Although I've not actually done stage work myself, it seems to me that the consistent element in the exceptional stage images I've seen has been metering/exposing for the highlights, and letting the shadows fall where they may (translation - fast glass). That, and excellent timing - where it's obvious the photographer was in sync with the rhythm of the presentation, and was thus able to capture just the right moment to convey the story behind the ballet as well as the mood/emotion of the dancers.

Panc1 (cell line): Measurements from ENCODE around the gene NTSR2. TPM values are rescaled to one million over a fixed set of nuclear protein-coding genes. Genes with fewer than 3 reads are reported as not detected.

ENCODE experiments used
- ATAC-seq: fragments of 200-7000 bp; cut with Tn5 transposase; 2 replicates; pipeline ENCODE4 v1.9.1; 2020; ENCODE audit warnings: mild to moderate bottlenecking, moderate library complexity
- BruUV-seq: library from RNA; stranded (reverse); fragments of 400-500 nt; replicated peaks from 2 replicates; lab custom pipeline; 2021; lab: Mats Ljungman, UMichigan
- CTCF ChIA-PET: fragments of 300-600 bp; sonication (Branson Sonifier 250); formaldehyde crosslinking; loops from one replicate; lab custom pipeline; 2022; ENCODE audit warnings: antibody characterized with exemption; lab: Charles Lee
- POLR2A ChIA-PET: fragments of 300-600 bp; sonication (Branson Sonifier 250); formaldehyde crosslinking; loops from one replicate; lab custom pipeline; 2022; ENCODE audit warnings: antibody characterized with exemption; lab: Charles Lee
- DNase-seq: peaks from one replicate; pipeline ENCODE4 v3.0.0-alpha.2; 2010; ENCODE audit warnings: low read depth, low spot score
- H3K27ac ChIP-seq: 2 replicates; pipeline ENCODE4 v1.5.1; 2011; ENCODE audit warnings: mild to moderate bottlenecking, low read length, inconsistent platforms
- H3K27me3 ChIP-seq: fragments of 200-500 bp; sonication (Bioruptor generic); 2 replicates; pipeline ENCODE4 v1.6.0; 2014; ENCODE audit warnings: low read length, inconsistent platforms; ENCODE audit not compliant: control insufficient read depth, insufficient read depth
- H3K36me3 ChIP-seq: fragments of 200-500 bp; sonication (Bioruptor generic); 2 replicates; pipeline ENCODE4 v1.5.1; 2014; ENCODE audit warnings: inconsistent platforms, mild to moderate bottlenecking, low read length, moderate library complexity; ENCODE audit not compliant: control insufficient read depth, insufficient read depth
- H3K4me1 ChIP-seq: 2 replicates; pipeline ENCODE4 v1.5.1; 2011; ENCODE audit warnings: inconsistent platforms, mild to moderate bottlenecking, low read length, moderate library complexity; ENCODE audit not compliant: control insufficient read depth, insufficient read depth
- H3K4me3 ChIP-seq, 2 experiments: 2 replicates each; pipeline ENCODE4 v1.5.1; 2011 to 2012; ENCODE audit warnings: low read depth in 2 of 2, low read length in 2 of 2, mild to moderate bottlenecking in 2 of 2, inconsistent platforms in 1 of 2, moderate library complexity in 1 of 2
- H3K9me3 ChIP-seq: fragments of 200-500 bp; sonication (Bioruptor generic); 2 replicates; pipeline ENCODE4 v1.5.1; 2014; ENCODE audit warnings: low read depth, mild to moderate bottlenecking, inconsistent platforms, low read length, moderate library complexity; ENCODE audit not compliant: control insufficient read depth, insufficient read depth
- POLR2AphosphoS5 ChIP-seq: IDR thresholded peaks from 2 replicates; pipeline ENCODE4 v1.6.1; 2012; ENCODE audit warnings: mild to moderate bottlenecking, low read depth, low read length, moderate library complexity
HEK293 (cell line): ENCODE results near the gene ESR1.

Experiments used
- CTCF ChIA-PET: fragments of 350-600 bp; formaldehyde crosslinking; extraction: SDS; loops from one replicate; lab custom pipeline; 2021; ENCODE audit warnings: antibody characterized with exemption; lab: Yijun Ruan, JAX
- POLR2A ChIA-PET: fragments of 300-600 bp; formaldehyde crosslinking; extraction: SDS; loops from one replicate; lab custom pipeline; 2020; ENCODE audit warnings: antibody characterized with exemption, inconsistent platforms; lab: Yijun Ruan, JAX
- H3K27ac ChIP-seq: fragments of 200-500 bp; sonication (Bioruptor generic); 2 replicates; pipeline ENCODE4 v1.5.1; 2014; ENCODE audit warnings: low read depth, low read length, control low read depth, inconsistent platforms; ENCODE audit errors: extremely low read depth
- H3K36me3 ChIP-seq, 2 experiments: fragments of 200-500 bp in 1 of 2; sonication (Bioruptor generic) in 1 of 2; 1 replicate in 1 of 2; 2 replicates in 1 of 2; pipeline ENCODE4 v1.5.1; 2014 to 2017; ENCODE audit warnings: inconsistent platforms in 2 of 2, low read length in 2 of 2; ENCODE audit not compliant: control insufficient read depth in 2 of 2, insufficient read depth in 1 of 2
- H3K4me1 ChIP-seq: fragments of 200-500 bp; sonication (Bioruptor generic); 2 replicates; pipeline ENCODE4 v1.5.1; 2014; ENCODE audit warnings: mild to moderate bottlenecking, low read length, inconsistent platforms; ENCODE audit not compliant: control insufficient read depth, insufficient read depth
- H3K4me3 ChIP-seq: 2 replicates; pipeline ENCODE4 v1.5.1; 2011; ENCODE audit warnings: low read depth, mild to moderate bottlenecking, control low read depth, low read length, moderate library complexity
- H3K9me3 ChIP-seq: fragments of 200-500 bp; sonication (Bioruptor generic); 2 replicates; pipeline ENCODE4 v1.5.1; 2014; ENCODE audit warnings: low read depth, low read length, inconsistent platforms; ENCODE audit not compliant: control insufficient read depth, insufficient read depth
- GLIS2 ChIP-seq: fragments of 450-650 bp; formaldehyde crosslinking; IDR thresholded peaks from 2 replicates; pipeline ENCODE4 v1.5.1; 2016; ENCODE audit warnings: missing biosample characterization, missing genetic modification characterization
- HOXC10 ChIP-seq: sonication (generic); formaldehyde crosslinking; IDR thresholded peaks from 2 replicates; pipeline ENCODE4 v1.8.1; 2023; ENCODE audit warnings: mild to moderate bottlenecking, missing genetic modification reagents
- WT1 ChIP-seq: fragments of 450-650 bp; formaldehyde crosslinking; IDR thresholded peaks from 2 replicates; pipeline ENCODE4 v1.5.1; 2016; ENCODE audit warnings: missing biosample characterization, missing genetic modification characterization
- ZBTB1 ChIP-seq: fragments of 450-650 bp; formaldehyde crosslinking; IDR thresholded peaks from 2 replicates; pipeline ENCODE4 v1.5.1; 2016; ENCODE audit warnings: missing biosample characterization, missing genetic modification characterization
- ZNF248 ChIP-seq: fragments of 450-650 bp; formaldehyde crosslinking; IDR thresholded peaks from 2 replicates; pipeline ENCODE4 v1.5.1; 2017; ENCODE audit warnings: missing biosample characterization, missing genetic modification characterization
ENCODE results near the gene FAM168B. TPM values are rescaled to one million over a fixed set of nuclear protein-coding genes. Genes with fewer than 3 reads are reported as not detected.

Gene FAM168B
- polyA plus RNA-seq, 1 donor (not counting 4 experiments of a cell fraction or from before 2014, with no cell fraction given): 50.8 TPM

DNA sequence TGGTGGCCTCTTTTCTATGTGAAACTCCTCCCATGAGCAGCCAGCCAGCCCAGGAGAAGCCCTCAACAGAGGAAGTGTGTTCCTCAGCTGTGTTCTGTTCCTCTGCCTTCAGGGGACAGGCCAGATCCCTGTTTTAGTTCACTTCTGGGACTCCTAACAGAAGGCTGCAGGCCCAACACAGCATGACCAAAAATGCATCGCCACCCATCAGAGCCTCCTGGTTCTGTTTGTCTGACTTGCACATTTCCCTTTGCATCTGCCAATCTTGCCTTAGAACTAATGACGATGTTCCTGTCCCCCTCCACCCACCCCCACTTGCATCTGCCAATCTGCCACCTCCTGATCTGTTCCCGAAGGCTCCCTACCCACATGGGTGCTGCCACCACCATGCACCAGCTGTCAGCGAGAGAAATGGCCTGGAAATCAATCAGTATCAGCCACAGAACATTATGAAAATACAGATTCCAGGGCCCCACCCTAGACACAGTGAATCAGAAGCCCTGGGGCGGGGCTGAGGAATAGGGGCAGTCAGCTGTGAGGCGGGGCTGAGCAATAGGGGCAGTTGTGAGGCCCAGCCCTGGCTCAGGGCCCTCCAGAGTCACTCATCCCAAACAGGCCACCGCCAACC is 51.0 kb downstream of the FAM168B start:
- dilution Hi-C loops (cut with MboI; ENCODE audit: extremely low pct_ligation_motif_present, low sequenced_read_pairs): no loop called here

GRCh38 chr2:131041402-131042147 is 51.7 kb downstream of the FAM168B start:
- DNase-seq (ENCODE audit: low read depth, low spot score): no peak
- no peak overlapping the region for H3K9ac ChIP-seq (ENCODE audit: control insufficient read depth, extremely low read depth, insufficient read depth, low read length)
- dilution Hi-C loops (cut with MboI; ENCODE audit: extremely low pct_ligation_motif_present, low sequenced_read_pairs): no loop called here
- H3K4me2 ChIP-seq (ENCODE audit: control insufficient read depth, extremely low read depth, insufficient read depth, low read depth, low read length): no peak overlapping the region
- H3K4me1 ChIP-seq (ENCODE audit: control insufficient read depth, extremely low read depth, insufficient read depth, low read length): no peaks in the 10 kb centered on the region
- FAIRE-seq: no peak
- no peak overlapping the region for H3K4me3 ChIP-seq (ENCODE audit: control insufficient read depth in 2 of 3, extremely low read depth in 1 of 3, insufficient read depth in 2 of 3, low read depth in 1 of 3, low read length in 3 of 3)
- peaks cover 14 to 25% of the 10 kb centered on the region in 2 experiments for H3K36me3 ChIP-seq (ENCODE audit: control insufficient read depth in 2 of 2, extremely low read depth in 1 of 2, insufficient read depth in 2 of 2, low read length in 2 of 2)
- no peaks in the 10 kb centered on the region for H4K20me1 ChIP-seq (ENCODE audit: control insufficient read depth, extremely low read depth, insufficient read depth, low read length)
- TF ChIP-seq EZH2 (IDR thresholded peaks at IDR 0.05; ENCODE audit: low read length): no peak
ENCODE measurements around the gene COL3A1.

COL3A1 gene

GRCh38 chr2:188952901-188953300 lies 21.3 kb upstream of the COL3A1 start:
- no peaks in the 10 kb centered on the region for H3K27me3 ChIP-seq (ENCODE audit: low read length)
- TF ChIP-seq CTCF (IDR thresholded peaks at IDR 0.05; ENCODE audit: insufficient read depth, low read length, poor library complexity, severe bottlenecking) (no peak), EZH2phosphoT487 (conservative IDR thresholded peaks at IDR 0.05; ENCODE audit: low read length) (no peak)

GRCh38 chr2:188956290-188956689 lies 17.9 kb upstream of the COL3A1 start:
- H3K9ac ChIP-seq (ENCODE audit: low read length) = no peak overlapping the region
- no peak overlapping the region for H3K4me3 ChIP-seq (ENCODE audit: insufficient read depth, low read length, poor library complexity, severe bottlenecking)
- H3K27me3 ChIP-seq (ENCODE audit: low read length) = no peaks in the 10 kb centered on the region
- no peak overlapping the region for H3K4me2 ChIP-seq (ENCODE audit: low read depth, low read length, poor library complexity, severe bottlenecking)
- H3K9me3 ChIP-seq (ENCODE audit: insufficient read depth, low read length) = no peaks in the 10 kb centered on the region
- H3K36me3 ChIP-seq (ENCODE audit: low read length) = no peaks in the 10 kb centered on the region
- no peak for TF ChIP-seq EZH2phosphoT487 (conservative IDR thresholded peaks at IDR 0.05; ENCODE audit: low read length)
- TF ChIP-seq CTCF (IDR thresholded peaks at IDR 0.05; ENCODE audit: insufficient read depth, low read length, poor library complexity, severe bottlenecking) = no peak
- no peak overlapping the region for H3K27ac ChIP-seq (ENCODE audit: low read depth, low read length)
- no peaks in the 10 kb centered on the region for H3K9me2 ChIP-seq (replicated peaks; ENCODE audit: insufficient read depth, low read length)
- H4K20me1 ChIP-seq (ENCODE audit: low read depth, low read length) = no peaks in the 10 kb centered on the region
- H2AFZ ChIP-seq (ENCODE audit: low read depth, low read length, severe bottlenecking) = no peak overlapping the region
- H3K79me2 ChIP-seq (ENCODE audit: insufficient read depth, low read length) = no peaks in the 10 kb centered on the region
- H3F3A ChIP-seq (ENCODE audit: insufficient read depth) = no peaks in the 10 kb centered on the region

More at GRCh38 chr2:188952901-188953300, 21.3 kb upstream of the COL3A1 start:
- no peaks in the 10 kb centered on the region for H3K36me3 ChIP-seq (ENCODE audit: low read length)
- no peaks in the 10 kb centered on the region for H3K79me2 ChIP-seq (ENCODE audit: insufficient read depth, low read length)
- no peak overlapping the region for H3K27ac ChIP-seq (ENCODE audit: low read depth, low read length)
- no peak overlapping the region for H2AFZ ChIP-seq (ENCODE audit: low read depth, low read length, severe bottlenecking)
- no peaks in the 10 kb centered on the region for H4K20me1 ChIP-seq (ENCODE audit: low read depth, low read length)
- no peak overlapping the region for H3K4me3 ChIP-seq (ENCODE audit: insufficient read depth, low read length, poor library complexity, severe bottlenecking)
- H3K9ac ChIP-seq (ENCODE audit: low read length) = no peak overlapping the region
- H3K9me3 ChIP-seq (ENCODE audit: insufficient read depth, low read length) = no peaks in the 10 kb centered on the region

Depending on where you will be located during the performance, it would be good to go there in advance to get a feel for what the compositions will include considering the lenses you'll be using. That way, you can develop at least a skeleton of a plan. Being able to at least meter the areas of the stage in advance would be helpful, too, I'd think. That way, you can set exposure based on the area of the stage being photographed, rather than having to try to meter each shot. Making a little diagram of the light-level zones might be helpful in that respect.